Altered corpus callosum morphology associated with autism over the first 2 years of life

Jason J. Wolff, Guido Gerig, John D. Lewis, Takahiro Soda, Martin A. Styner, Clement Vachet, Kelly N. Botteron, Jed T. Elison, Stephen R. Dager, Annette M. Estes, Heather C. Hazlett, Robert T. Schultz, Lonnie Zwaigenbaum, Joseph Piven

    Research output: Contribution to journalArticlepeer-review


    Numerous brain imaging studies indicate that the corpus callosum is smaller in older children and adults with autism spectrum disorder. However, there are no published studies examining the morphological development of this connective pathway in infants at-risk for the disorder. Magnetic resonance imaging data were collected from 270 infants at high familial risk for autism spectrum disorder and 108 low-risk controls at 6, 12 and 24 months of age, with 83% of infants contributing two or more data points. Fifty-seven children met criteria for ASD based on clinical-best estimate diagnosis at age 2 years. Corpora callosa were measured for area, length and thickness by automated segmentation. We found significantly increased corpus callosum area and thickness in children with autism spectrum disorder starting at 6 months of age. These differences were particularly robust in the anterior corpus callosum at the 6 and 12 month time points. Regression analysis indicated that radial diffusivity in this region, measured by diffusion tensor imaging, inversely predicted thickness. Measures of area and thickness in the first year of life were correlated with repetitive behaviours at age 2 years. In contrast to work from older children and adults, our findings suggest that the corpus callosum may be larger in infants who go on to develop autism spectrum disorder. This result was apparent with or without adjustment for total brain volume. Although we did not see a significant interaction between group and age, cross-sectional data indicated that area and thickness differences diminish by age 2 years. Regression data incorporating diffusion tensor imaging suggest that microstructural properties of callosal white matter, which includes myelination and axon composition, may explain group differences in morphology.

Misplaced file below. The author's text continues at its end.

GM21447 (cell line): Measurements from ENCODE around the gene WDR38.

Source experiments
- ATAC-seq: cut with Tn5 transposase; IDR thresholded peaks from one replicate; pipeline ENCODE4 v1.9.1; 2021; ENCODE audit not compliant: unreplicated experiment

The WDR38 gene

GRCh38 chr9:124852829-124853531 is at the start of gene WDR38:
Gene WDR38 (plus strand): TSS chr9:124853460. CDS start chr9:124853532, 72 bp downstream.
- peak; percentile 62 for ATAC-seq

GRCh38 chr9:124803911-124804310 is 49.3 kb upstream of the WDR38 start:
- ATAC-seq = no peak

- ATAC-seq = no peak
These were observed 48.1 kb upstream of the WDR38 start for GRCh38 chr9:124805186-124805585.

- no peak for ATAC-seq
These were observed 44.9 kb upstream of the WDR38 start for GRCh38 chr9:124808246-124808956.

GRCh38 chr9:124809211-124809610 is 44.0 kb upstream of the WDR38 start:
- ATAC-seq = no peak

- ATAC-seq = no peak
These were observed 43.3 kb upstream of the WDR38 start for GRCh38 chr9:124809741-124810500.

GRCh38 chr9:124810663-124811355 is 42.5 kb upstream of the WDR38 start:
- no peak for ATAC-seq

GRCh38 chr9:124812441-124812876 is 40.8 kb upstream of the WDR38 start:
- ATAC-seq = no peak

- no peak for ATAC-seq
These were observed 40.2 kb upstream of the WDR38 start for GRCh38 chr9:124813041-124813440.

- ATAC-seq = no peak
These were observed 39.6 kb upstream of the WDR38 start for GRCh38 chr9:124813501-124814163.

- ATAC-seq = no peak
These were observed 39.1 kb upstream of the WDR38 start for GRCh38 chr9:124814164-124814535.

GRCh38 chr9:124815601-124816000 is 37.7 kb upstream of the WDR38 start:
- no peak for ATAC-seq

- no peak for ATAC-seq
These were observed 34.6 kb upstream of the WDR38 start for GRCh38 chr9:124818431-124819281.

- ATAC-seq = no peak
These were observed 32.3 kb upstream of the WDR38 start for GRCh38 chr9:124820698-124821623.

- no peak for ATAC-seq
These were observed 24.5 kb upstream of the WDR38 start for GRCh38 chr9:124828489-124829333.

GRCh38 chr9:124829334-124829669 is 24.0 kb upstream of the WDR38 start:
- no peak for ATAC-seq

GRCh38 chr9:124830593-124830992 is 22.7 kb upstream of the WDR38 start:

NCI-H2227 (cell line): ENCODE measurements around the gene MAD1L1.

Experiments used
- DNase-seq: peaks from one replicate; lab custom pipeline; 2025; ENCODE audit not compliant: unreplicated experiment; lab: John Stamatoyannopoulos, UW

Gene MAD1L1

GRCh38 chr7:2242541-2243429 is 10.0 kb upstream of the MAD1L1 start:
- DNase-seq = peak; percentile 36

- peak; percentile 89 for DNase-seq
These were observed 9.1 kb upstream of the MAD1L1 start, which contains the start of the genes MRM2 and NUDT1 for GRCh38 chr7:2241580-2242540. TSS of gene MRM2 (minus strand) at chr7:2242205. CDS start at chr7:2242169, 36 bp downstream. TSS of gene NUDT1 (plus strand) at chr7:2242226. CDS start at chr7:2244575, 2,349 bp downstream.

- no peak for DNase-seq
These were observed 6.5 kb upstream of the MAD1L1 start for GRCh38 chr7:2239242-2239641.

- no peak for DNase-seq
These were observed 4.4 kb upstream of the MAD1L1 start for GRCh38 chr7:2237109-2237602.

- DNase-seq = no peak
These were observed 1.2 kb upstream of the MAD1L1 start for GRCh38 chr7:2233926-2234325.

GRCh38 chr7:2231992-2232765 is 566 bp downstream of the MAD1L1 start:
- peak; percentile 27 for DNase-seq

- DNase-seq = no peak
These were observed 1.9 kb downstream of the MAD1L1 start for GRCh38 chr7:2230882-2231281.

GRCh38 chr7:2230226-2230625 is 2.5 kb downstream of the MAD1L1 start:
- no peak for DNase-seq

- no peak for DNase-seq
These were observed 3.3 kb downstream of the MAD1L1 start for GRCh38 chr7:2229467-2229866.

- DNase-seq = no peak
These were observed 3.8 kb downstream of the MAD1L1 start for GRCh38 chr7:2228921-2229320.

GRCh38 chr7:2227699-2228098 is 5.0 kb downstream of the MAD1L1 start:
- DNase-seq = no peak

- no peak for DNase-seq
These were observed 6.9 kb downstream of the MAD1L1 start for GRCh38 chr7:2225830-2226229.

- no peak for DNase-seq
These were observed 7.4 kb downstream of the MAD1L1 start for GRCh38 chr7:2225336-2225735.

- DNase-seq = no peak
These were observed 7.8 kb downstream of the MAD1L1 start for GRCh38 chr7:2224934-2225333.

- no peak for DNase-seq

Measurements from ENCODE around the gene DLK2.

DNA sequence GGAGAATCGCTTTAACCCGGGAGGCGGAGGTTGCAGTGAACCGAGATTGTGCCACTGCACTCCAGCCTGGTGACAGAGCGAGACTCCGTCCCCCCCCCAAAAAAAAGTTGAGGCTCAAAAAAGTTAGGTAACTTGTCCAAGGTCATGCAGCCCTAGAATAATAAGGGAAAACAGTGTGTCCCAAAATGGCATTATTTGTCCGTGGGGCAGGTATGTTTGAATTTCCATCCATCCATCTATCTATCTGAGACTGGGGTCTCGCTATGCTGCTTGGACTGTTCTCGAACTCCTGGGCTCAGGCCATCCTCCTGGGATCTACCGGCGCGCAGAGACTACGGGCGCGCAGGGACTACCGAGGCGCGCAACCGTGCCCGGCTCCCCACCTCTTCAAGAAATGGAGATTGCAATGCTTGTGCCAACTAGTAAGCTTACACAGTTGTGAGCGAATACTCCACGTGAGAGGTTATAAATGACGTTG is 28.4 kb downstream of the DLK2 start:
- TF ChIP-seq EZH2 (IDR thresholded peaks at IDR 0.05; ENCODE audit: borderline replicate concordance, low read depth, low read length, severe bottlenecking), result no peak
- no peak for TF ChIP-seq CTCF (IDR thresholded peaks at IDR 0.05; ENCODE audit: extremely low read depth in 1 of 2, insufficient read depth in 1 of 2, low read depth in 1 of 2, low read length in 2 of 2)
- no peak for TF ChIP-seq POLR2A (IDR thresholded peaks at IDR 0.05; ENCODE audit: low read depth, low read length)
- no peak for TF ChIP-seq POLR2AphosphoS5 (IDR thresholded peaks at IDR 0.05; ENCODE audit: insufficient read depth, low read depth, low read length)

Original languageEnglish (US)
    Pages (from-to)2046-2058
    Number of pages13
    Issue number7
    StatePublished - Jul 1 2015


    • autism
    • brain development
    • corpus callosum
    • infants

    ASJC Scopus subject areas

    • Clinical Neurology


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